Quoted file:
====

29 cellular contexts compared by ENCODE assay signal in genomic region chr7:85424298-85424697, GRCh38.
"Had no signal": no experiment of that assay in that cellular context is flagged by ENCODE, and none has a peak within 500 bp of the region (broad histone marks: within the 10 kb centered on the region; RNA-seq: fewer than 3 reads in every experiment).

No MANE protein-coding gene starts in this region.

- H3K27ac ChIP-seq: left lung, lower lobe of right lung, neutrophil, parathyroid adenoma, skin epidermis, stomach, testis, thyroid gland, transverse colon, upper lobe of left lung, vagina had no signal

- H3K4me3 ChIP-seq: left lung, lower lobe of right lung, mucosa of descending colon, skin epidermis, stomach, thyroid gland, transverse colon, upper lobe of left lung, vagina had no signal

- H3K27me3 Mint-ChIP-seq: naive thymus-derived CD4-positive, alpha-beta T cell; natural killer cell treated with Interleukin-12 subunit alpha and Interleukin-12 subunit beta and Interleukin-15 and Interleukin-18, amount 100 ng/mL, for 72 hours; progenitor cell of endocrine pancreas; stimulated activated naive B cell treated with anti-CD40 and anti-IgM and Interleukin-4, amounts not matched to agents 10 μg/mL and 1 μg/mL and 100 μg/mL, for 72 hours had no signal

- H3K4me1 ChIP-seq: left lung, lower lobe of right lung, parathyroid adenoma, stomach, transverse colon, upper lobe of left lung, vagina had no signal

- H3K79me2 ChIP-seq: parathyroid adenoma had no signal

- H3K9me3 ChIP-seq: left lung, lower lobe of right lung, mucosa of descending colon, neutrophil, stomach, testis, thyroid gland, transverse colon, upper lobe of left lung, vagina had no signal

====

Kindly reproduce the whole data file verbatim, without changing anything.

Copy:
29 cellular contexts compared by ENCODE assay signal in genomic region chr7:85424298-85424697, GRCh38.
"Had no signal": no experiment of that assay in that cellular context is flagged by ENCODE, and none has a peak within 500 bp of the region (broad histone marks: within the 10 kb centered on the region; RNA-seq: fewer than 3 reads in every experiment).

No MANE protein-coding gene starts in this region.

- H3K27ac ChIP-seq: left lung, lower lobe of right lung, neutrophil, parathyroid adenoma, skin epidermis, stomach, testis, thyroid gland, transverse colon, upper lobe of left lung, vagina had no signal

- H3K4me3 ChIP-seq: left lung, lower lobe of right lung, mucosa of descending colon, skin epidermis, stomach, thyroid gland, transverse colon, upper lobe of left lung, vagina had no signal

- H3K27me3 Mint-ChIP-seq: naive thymus-derived CD4-positive, alpha-beta T cell; natural killer cell treated with Interleukin-12 subunit alpha and Interleukin-12 subunit beta and Interleukin-15 and Interleukin-18, amount 100 ng/mL, for 72 hours; progenitor cell of endocrine pancreas; stimulated activated naive B cell treated with anti-CD40 and anti-IgM and Interleukin-4, amounts not matched to agents 10 μg/mL and 1 μg/mL and 100 μg/mL, for 72 hours had no signal

- H3K4me1 ChIP-seq: left lung, lower lobe of right lung, parathyroid adenoma, stomach, transverse colon, upper lobe of left lung, vagina had no signal

- H3K79me2 ChIP-seq: parathyroid adenoma had no signal

- H3K9me3 ChIP-seq: left lung, lower lobe of right lung, mucosa of descending colon, neutrophil, stomach, testis, thyroid gland, transverse colon, upper lobe of left lung, vagina had no signal